Be Like Noah on Electric Vehicle Technician Training: Plan Ahead

Buying electric vehicles and charging stations is not enough. Training in maintenance and repair cannot be neglected.

Photo: Fairfax County

In 2007, diesel engine manufacturers were forced to meet more aggressive EPA exhaust emission regulations, marking the beginning of the aftertreatment system. That was about 15 years ago, but there are still a lot of technicians who don’t know about these systems, as I find out in my post-processing courses.

I’m not saying that everyone I teach is lost. Some companies have taken the time to train their technicians, but that’s not enough to make me feel comfortable. Technicians often thank me after the course for the knowledge shared and tell me that they now feel more confident in diagnosing aftertreatment systems, including the fact that most of the time the problem is created “upstream “.

Why did it take 15 years to start taking the system seriously? Did we keep kicking him in the road, hoping he would disappear, and are we now paying the price? Aftertreatment system technology will likely continue to evolve, and hopefully we’ve learned the lesson and stay up to speed – it’s not going anywhere if we’re going to keep running ‘clean diesels’.

Today we have more new technologies entering the industry. Are we going to ignore alternative forms of vehicle power, such as electric drives, hydrogen and natural gas, as we have done with aftertreatment?

Electric vehicles are not going away

The Fairfax County Maintenance Academy has developed and implemented electric vehicle training.  - Photo: Fairfax County

The Fairfax County Maintenance Academy has developed and implemented electric vehicle training.

Photo: Fairfax County

Just like the system that keeps diesel engines clean, the electric vehicle is here – with other alternatives close behind. The electric vehicle isn’t going away anytime soon, and in fact, I’m seeing new technologies being implemented to coincide with that. Are we going to take it on the road, or this time, are we going to start training our technicians now? It’s time to start! The technology will only get more complicated and frustrating within the industry, as will the after-treatment systems.

I have worked in the automotive service industry for over 44 years. I have seen technologies come and go. I was here for the first mandatory anti-lock braking systems that we ended up ripping off vehicles because they were causing more harm than good. That’s not the case here! Manufacturers and their new technology to help our environment design their systems to be more reliable. Perfect, no. But they are competing for our business and don’t want to fail.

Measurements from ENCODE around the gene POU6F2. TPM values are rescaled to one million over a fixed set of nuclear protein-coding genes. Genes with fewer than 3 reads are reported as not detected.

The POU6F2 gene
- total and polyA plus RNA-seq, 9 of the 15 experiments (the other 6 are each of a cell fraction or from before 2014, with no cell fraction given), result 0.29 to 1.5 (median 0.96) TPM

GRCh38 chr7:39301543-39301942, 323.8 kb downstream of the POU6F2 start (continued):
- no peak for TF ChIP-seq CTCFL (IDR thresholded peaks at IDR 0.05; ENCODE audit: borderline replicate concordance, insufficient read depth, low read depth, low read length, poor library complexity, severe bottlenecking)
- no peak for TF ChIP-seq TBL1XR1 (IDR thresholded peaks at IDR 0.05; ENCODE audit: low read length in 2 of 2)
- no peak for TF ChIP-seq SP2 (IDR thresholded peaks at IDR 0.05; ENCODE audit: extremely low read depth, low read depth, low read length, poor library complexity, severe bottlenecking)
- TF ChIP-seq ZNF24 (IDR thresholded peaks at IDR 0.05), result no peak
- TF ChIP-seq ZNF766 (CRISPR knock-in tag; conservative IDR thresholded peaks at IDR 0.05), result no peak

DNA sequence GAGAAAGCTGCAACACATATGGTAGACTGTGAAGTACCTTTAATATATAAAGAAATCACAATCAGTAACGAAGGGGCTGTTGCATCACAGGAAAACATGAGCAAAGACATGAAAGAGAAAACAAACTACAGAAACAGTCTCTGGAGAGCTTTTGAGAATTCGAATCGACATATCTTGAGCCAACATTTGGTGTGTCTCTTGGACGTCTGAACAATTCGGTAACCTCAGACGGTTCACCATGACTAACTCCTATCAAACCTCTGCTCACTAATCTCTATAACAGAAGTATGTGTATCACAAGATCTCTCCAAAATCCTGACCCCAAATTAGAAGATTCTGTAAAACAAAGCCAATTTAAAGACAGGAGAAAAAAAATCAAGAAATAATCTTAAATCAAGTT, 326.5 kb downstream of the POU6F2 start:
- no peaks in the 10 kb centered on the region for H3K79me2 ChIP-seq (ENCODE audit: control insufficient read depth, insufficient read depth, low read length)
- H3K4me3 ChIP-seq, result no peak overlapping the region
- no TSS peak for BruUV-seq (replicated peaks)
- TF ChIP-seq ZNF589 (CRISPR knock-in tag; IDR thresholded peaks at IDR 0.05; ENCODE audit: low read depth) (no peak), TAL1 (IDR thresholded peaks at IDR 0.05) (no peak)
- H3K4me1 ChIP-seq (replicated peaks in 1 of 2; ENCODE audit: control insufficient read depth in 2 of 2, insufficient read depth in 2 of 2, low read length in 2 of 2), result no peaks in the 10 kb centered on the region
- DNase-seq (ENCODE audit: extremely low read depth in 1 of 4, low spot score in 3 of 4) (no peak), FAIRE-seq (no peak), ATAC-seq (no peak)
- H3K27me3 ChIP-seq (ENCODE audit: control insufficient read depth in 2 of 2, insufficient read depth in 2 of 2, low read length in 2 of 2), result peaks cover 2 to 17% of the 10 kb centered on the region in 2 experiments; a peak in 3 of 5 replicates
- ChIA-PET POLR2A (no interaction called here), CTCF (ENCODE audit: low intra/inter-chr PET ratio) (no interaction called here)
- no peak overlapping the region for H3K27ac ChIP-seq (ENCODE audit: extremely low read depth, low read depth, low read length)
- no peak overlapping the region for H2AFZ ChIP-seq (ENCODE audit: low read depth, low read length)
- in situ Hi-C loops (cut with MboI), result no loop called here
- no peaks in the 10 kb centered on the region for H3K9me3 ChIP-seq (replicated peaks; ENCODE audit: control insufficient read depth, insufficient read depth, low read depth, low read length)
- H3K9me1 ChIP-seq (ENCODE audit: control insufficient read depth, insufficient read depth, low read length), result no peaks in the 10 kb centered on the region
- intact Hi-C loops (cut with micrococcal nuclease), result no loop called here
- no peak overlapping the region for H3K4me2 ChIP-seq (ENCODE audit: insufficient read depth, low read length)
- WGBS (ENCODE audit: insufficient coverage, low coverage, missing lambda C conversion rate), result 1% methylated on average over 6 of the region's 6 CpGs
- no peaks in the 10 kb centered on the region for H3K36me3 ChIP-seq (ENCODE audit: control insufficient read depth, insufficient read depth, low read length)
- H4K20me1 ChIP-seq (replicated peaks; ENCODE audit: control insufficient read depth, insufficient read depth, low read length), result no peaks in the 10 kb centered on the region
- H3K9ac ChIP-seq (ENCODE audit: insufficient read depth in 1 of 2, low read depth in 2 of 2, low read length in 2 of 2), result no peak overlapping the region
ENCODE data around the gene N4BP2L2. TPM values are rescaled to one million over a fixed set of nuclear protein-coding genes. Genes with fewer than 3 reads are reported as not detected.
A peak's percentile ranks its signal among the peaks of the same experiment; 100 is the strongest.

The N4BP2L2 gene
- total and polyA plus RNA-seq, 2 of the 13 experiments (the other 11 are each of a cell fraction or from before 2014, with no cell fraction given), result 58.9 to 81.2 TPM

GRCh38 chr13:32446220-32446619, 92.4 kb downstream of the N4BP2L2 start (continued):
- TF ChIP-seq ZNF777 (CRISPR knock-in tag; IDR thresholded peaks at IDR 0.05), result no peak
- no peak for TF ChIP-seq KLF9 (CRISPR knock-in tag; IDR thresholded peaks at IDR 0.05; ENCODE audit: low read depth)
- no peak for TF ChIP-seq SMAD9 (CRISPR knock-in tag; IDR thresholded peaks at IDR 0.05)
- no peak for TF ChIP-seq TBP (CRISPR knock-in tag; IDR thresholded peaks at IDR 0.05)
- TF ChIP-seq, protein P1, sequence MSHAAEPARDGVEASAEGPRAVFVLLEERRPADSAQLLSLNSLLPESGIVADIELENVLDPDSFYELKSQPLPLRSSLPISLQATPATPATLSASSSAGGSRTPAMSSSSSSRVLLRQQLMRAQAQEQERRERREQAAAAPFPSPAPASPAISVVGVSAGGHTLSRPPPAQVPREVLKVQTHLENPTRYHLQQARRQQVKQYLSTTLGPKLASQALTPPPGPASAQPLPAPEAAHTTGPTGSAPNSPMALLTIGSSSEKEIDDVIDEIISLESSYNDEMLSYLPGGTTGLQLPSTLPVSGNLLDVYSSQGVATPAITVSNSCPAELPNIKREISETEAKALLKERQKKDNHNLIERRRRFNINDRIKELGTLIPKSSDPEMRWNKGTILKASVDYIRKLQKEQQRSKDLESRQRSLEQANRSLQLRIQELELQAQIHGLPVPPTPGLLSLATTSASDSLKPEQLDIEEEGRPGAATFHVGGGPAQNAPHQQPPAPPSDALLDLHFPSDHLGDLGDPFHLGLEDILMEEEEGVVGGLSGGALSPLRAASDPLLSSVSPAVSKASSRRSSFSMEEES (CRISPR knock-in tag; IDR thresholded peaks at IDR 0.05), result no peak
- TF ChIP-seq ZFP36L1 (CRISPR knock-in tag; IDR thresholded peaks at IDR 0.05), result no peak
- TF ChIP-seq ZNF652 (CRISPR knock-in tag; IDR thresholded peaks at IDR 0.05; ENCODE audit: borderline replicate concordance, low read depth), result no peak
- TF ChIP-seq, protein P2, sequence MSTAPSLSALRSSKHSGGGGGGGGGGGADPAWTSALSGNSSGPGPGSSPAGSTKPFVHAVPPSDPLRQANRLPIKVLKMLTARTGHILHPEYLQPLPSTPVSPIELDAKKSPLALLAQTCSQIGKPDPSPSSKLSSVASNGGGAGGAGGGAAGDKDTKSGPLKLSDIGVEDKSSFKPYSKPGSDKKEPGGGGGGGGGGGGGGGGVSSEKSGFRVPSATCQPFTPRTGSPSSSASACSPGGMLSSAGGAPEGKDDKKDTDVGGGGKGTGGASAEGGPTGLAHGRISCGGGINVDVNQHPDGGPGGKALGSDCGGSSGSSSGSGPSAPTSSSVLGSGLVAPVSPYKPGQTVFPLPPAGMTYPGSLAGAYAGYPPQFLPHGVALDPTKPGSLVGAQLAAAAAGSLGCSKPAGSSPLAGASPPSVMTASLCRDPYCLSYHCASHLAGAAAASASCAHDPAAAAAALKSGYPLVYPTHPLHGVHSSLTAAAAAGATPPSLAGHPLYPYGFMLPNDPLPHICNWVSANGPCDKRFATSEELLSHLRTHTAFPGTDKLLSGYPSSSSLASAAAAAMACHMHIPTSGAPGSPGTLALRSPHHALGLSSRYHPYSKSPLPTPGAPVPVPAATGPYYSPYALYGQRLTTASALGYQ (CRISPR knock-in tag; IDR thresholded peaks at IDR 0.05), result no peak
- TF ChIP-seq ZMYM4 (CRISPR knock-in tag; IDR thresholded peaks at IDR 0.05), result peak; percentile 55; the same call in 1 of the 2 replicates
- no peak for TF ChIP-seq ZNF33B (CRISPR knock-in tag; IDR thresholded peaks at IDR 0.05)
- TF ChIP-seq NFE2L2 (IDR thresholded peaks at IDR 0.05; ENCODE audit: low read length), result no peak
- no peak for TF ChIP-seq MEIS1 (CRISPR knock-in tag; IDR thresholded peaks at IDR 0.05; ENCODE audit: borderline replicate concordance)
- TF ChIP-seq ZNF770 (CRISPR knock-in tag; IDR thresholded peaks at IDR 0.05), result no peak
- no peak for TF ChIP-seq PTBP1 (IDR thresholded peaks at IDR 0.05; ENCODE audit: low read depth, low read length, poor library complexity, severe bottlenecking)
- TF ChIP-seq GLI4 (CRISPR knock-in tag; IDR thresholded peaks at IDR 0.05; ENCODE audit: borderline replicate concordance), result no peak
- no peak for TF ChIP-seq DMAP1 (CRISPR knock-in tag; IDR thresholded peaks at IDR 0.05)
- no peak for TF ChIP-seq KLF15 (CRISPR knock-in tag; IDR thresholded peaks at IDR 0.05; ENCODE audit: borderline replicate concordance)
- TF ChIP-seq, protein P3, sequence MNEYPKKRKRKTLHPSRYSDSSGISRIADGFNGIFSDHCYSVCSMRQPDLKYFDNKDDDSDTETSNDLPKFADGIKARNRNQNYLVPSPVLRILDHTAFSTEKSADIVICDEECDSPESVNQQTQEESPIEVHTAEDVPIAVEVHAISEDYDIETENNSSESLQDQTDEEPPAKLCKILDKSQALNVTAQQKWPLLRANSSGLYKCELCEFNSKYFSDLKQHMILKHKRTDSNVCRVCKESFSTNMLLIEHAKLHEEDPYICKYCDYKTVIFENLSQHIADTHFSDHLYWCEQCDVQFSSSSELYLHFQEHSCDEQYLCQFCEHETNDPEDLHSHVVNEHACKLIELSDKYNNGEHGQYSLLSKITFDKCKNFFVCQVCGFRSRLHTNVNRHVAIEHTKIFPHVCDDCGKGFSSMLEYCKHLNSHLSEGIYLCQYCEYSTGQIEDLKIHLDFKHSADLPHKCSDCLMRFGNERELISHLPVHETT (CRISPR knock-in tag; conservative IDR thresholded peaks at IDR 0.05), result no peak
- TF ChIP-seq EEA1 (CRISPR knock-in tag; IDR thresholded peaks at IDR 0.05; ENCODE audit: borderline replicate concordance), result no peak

Here at the Fairfax County Department of Automotive Services, we’ve taken a proactive approach. We currently have 24 BEVs, and the FY2023 budget will more than double that number, to 52. And the number of hybrid electric vehicles will increase from 171 to 286 currently. Although the current fleet of electric and hybrid vehicles consists of light-duty vehicles and school buses, we are looking at electric garbage trucks and Class 8 trucks.

Our Maintenance Academy has been developing and implementing electric vehicle training for some time. In addition to hiring the manufacturers to come into our classrooms and help us spread the information, I think we have a better chance of surviving the future onslaught of this technology.

The county purchased transit buses, school buses, solid waste trucks and medium-duty trucks, as well as installing electric charging stations for these vehicles.

In the biblical story, Noah built the ark before it started to rain. Let’s get information and training out before the downpour starts!

Paul Cupka - Photo courtesy Paul Cupka

Paul Cupca

Photo courtesy of Paul Cupka

Paul Cupka is superintendent of training and quality assurance and support for the Fairfax County, Virginia Department of Automotive Services. He has worked in the heavy truck maintenance and repair industry for over 44 years and is a Certified Maintenance Manager and Certified Safety Manager by the North American Transportation Institute and the University of Central Florida. He has seen many technologies come and go over the years and believes alternative fuels and electric powertrains are here to stay.

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